Legislator wants better protection for at-risk kids in aftermath of Thomas Valva's death
The death of Thomas Valva has led to calls for new legislation to make sure that at-risk children are properly protected.
The 8-year-old's father, Michael Valva, and Angela Pollina were both found guilty of second-degree murder and child endangerment in separate trials.
Some experts say that organizations such as Child Protective Services are also partially at fault for Thomas Valva's death.
"Somewhere, some entity and individuals failed because CPS was contacted numerous times," says Crime Victims Center Executive Director Laura Ahearn.
Staff members from the East Moriches Elementary School testified that both Thomas Valva and his brother Anthony Valva were starving - even eating crumbs off the school floor. They also said that both boys came to schools with bruises and were always cold.
By law, school staff members are "mandatory reporters." They testified in court that they made multiple calls to CPS about the brothers before Thomas Valva died - even flooding the state hotline after Suffolk CPS initially said the reports were unfounded.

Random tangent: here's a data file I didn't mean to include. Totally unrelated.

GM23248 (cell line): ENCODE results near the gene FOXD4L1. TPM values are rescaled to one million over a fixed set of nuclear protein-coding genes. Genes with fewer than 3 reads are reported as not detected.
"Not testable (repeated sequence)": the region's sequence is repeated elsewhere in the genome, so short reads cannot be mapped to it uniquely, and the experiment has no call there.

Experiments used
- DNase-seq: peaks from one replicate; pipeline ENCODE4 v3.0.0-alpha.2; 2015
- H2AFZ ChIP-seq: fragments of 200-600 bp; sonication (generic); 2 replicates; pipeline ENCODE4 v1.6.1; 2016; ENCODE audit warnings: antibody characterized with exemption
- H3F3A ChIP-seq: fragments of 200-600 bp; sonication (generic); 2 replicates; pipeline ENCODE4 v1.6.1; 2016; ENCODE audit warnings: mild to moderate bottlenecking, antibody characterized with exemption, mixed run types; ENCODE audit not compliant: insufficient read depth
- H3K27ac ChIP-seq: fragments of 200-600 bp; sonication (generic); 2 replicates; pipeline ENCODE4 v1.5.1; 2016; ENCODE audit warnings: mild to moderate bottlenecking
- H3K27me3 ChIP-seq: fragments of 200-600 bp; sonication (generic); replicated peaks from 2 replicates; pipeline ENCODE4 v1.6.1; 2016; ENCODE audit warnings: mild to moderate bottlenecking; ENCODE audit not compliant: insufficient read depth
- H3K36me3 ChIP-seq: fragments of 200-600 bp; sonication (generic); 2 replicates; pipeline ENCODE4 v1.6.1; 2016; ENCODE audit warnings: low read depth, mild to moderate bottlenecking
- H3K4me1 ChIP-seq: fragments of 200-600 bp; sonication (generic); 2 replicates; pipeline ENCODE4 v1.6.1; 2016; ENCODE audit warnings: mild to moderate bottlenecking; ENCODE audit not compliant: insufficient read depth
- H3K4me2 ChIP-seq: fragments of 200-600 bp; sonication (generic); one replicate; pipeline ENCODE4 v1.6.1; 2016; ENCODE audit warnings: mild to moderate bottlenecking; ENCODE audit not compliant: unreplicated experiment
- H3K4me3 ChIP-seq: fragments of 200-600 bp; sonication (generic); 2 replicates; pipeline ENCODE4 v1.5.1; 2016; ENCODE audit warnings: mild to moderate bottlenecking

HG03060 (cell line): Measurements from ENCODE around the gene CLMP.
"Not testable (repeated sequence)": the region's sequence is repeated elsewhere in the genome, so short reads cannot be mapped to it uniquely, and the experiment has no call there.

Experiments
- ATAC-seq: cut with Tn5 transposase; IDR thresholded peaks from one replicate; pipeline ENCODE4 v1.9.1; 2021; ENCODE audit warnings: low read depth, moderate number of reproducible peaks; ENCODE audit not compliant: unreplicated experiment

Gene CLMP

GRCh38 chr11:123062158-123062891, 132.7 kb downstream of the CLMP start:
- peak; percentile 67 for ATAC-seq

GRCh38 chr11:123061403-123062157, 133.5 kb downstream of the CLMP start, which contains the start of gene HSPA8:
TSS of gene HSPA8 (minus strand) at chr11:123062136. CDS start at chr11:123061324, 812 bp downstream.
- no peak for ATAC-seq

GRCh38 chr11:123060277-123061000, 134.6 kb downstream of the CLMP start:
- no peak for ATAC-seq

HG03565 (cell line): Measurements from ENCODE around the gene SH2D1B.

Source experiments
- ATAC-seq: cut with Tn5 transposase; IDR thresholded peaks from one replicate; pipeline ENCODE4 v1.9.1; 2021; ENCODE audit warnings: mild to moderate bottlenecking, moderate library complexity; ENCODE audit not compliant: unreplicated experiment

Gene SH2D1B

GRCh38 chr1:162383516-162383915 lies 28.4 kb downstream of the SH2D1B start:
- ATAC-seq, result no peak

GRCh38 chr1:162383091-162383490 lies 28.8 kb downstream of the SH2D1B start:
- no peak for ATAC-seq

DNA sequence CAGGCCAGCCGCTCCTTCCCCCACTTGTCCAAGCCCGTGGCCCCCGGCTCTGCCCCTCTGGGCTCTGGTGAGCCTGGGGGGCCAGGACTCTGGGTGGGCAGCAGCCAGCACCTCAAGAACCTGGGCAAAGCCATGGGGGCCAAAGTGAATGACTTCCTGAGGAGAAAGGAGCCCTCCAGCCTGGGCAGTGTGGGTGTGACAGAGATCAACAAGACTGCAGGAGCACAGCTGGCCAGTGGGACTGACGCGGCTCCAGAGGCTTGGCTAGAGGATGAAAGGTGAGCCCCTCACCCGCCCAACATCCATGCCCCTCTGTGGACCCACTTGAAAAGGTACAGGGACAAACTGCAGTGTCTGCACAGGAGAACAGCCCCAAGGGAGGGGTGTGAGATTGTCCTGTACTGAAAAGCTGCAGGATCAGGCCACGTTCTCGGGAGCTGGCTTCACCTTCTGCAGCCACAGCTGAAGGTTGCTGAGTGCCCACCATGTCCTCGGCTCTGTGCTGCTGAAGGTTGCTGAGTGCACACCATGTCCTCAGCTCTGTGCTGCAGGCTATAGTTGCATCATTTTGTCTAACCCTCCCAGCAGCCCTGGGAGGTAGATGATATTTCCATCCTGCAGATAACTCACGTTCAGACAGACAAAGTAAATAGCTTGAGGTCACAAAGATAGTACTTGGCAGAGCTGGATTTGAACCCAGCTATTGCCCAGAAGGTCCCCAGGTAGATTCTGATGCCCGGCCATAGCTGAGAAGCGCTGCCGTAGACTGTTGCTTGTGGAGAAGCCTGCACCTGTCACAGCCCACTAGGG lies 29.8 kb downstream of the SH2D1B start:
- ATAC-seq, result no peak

Legislator Kara Hahn was put on an external task forced created by Suffolk County Executive Steve Bellone and helped create the CPS Transformation Act that passed in the summer of 2020.
Now, she is hoping to address lingering concerns she has about the system in place.
"I would like to see the appeals process, if the appeal is granted, the case would remain open and CPS would continue to work with the family," Hahn says.
Hahn says an independent entity is needed as to provide another level of protection for victims or original cases are determined to be unfounded.
It is unclear if the changes will need to be made at the state or local level. Hahn says they are working with both to determine the next steps.